Last week the international community was hit by one of the worst viral internet attacks to take over the corporate world in recent years. The worm -- which goes by the names Downadup, Conficker, or Kido -- had infected 8 million computers, almost all on corporate networks, by Friday. Describes Mikko Hypponen, chief research officer at anti-virus firm F-Secure, "On Tuesday there were 2.5 million, on Wednesday 3.5 million and today [Friday], eight million. It's getting worse, not better."
As of today, an estimated 8.9 million machines are infected with the virus. The very sophisticated worm exploits multiple secure flaws in Microsoft's Windows OS's. It injects itself into services.exe, a common system process. It creates a new DLL file in Windows system folder with a random five letter name. It makes registry edits referencing this DLL as a service, so it’s automatically run on restart.
Once it has its grips on the system, it proceeds to create an HTTP server and download malware onto the computer from hacker web sites. It also wipes out the system restore with a reset, making it harder to recover the system. While many viruses download malware remotely from a handful of web sites, allowing for easy removal of the installed files, this one is much trickier. Every day hundreds of dummy domain names are generated by an algorithm coded in the worm, with only one being the actual malware site. This makes it extremely difficult to find exactly what is being installed each day.
The virus's main method of transmission is via local networks. Once a computer is infected on the network it scans for other computers on the network, and then it uses the aforementioned Windows security flaw to attempt to gain access to them. While the computers are typically password protected, the virus can guess shorter passwords by a brute force method of random guessing. Once it finds the right password, it infects the next computer, which joins the attacking ranks.
Microsoft has a patch which protects against the Ethernet side of the attack -- MS08-067. Companies are strongly recommended to get this patch as the virus is rapidly spreading across Europe, the United States, and Asia.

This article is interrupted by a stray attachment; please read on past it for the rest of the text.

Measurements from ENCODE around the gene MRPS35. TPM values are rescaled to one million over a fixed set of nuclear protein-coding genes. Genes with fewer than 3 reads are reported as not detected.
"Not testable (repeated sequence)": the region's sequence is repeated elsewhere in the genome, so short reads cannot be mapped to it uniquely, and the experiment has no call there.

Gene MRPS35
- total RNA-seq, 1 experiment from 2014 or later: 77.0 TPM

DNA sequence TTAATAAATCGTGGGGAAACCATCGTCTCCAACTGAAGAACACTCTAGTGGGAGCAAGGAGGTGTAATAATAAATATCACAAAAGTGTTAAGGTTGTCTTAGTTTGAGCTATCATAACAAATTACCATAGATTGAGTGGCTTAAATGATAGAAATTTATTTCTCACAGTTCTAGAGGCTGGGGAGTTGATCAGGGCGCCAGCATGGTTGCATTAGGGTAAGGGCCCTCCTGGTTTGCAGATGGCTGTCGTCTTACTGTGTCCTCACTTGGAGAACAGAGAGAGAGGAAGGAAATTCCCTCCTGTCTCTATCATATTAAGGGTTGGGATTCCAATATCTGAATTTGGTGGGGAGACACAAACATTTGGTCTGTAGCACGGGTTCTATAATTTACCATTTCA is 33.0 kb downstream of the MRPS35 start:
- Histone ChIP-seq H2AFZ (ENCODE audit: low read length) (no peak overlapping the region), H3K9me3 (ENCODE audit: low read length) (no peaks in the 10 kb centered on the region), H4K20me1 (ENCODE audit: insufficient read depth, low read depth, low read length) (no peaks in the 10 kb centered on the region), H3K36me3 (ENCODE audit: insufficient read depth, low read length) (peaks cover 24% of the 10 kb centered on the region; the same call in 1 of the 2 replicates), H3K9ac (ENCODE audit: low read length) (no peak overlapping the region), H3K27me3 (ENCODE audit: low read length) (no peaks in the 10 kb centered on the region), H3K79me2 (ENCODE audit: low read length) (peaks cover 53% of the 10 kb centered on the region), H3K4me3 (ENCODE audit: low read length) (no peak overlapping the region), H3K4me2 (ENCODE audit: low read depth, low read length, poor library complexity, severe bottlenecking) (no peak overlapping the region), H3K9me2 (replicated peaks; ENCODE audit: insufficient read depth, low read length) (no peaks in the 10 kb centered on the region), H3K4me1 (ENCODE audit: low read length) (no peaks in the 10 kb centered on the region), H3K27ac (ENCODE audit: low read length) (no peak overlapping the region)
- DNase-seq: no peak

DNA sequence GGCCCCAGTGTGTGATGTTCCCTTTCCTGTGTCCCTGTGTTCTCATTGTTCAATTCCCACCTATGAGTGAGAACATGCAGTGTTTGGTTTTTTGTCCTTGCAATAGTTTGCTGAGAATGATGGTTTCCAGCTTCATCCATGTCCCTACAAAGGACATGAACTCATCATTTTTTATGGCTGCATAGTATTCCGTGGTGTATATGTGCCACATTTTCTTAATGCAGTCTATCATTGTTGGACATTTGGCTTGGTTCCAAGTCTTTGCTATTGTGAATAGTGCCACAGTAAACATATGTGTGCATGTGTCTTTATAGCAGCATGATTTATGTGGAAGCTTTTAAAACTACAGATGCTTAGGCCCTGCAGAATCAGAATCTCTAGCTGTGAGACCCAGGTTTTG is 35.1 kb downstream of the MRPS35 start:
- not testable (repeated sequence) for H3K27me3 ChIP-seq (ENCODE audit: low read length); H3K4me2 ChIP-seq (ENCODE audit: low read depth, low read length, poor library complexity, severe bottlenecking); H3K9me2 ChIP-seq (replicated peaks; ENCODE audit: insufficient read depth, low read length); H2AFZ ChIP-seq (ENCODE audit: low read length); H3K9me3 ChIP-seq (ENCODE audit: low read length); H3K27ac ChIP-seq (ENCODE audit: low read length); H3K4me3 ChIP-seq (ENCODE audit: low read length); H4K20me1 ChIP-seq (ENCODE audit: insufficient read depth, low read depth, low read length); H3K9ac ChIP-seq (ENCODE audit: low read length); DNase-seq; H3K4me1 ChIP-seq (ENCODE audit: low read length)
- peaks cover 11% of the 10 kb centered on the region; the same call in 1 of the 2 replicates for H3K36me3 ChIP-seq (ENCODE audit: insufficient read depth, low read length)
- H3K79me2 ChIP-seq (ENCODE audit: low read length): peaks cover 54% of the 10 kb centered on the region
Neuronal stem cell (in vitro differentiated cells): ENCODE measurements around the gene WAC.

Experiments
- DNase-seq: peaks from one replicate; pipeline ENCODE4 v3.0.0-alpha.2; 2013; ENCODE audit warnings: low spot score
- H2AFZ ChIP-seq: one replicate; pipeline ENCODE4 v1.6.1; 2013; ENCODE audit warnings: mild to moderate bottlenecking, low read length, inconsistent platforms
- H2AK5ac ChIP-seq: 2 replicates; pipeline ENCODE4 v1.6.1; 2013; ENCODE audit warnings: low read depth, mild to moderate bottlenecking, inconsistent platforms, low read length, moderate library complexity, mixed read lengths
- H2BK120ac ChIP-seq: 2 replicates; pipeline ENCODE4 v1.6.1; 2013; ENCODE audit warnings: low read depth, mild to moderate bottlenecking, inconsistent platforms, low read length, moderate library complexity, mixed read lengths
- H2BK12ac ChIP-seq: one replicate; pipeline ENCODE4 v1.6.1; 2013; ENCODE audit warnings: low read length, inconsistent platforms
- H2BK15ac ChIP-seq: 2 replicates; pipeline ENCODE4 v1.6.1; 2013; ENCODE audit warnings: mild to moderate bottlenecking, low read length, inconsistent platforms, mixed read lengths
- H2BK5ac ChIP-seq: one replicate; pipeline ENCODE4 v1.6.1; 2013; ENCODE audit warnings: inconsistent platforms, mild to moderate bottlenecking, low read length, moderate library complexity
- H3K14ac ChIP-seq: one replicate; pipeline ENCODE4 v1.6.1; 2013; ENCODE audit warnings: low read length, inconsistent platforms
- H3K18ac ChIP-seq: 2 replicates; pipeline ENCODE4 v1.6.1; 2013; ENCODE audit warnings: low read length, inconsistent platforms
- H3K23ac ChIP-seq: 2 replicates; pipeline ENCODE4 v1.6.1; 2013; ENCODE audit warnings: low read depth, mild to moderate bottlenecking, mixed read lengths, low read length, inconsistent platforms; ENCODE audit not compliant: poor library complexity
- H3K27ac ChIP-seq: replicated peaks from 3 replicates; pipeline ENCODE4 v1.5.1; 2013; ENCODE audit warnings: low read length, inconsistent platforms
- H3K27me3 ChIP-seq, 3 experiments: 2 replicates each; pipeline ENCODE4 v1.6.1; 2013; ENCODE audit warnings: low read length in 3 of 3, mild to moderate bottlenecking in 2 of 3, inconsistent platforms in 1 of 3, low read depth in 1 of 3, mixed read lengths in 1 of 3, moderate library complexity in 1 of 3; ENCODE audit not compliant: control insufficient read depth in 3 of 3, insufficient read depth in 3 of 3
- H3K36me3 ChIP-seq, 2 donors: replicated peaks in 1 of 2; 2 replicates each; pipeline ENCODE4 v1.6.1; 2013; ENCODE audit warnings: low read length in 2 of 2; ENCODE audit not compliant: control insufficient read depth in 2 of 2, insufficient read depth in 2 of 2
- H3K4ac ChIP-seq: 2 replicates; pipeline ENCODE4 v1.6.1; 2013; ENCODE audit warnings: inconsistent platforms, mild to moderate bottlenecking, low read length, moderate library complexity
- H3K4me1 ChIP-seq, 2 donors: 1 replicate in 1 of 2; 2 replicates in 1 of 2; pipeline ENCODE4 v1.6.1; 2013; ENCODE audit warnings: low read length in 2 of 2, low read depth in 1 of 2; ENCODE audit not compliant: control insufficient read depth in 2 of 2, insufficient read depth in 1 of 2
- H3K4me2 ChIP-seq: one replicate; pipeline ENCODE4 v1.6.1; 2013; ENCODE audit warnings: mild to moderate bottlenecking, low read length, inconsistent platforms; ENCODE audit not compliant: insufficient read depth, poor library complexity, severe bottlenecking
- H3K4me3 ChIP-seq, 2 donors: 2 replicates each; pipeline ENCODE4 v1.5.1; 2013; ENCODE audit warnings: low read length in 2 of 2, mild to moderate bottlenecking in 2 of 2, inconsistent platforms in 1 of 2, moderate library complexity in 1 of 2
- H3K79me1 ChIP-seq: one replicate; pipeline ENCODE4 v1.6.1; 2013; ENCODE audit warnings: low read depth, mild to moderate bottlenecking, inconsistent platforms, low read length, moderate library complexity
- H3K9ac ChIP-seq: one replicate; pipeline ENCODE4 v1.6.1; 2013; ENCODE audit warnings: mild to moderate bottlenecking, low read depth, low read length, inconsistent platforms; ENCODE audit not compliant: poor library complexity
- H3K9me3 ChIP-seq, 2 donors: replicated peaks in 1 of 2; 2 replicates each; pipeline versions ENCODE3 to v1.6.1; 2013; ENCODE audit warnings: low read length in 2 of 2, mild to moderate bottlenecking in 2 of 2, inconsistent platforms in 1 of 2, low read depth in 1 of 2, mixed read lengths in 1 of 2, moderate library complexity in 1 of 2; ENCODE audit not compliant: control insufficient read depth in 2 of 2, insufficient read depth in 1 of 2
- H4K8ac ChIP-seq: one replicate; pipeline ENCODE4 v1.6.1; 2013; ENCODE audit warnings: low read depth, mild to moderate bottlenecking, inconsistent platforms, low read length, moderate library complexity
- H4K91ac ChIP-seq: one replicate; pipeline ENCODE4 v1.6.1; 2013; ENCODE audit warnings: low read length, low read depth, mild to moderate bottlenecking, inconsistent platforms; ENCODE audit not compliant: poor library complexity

Describes Graham Culley, senior technology consultant with anti-virus firm Sophos, "Microsoft did a good job of updating people's home computers, but the virus continues to infect business who have ignored the patch update. A shortage of IT staff during the holiday break didn't help and rolling out a patch over a large number of computers isn't easy. What's more, if your users are using weak passwords - 12345, QWERTY, etc - then the virus can crack them in short order.”
However, while the patch may slow the spread of the virus it may not be enough to stop it. The most recent variant of the worm, which is the one that was released two weeks ago and caused the number of infections to skyrocket, can transmit itself via USB, an attack route that currently no Windows patch blocks. While properly patched antivirus software may block the attack, relying on such a software block is a risky proposition.
Kaspersky Lab's security analyst, Eddy Willems describes the virus's nightmarish spread, stating, "The replication methods are quite good. It's using multiple mechanisms, including USB sticks, so if someone got an infection from one company and then takes his USB stick to another firm, it could infect that network too. It also downloads lots of content and creating new variants though this mechanism."
Thus far the virus has only been used to inject malware into PCs. But security experts warn that attackers could use their foothold on the system to start stealing users' and customers' credit card numbers and personal information. It could also be used to completely hijack the computer, adding it to a botnet.
Ultimately the only current solution is for companies to patch their machines, quarantine and remove malware from infected machines, and disallow use of USB storage devices.
quote: No one should have to disable USB drive access